The BBC is reporting that a major offensive has been launched against Maoist leaders.
“We want to drive them into a headless condition, so we will go after the leadership,” [Home Minister P Chidambaran] said, “but we don’t want a Sri Lanka-type operation that could cause much collateral damage to innocent civilians. So we are specifically targeting the Maoist leadership and you will see a lot of special operations based on specific intelligence.”
This is pretty poor counter-insurgency theory to be coming from the man who is supposed to be the sharpest and most effective member of the Indian cabinet. If ever there was a group that epitomised the popular uprising model of insurgency, then the Maoists are surely it. As I wrote a couple of days ago, this movement is the product of very genuine grievances among the poor: deprivation, brutality, theft, oppression – you name the bad-sounding word and the dalits and adivasis that make up the Naxalite constituency have experienced it.
So it should come as no surprise to the government that their plan to decapitate the regime will have absolutely no long-term effect on the strength of the movement. Or at least, no adverse effect. It might create new martyrs and grievances that give it further strength, and this strategy seems designed to keep all the root causes of the violence intact.
Unfortunately, this does not matter because the government’s forces are unlikely to stick to the plan so objectively reported by the Beeb. Far from limiting themselves to actionable intelligence and careful targeting of individuals, the security forces have long made a habit of roaming through villages murdering anyone thought to be a Maoist sympathiser. Reports of disgusting violence, rape and torture are common from these scenes of combat – often, for some god-forsaken reason, featuring young children with their fingers cut off. The alleged sympathisers are generally people that have been forced to seek the protection of (often brutal) Maoist cadres as their only protection against a rapacious state, or because they provide a semblance of administration where there is none.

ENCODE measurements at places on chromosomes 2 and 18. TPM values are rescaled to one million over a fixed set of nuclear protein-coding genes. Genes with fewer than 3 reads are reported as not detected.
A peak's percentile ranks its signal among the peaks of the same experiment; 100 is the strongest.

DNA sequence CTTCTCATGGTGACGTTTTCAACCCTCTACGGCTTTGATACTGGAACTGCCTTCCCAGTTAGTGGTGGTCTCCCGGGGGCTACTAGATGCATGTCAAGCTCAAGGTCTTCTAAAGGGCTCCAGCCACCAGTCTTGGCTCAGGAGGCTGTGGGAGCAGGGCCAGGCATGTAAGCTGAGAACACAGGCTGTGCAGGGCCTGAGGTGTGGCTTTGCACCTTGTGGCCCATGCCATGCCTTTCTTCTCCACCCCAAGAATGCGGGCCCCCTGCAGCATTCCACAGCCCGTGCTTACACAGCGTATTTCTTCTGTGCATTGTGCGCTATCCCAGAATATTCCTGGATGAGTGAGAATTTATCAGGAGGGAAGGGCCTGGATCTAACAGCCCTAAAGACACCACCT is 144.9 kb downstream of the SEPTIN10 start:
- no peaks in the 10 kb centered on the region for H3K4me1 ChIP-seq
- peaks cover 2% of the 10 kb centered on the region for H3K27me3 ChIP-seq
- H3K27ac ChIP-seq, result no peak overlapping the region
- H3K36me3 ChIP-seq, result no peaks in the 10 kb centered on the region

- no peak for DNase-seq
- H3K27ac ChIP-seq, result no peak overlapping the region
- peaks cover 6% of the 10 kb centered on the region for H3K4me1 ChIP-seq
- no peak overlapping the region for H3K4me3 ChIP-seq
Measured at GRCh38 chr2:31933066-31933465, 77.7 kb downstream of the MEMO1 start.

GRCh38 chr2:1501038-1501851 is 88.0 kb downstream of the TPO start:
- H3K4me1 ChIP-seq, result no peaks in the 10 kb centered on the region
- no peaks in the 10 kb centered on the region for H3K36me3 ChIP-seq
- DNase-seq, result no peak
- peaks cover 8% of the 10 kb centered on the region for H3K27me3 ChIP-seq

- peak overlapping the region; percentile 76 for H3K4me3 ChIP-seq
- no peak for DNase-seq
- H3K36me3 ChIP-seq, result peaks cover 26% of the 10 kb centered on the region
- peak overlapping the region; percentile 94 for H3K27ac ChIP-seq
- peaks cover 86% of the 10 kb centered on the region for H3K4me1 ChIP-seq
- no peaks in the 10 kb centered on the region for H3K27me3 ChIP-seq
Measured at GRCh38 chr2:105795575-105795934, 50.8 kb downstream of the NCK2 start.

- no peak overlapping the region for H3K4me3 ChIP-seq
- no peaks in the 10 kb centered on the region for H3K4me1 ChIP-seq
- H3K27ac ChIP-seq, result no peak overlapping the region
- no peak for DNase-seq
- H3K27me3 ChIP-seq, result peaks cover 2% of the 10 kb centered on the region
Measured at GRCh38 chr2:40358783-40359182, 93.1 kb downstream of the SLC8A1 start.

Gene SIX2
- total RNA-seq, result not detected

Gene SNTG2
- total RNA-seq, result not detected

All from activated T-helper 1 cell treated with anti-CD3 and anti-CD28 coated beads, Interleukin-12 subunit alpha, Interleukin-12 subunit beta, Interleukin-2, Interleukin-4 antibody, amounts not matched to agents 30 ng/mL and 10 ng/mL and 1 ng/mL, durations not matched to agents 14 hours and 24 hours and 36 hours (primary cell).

Do these offensives have anything to do with defeating the Maoists, in which case they are very poorly conceived, or are they really motivated by the need to remove obstacles to economic progress – in this case, poor tribal people that happen to be in the way of very valuable minerals? Minerals which have already been signed away to foreign multi-nationals and dealt on futures markets.
The government knows the score – its own panel of experts told it as much in 2008. I’ve linked this before and I think I’ll keep doing so because chapter 3 gives such an excellent run-through of the myriad failings of the state and its absolute responsibility for the violence occurring in India’s poorest regions.
So, we are left with two choices: Either the government genuinely cares about the Maoist threat and is implementing a completely wrong-headed approach to its counter-insurgency campaign; or it doesn’t care at all about the violence enacted on the poor in these states and is going on a killing spree dressed up as intelligence-led counter-terrorism. Hard to find much hope there.
The most ridiculous part of Chidambaram’s statement, however, are actually the words “you will see”, because the chances are the wider world will see nothing of these operations. Journalists are barred from Maoist areas with a ruthlessness that would impress even the Israel Defence Forces. Perhaps the BBC will print some more glowing reports of success from Mr Chidambaram when it’s done.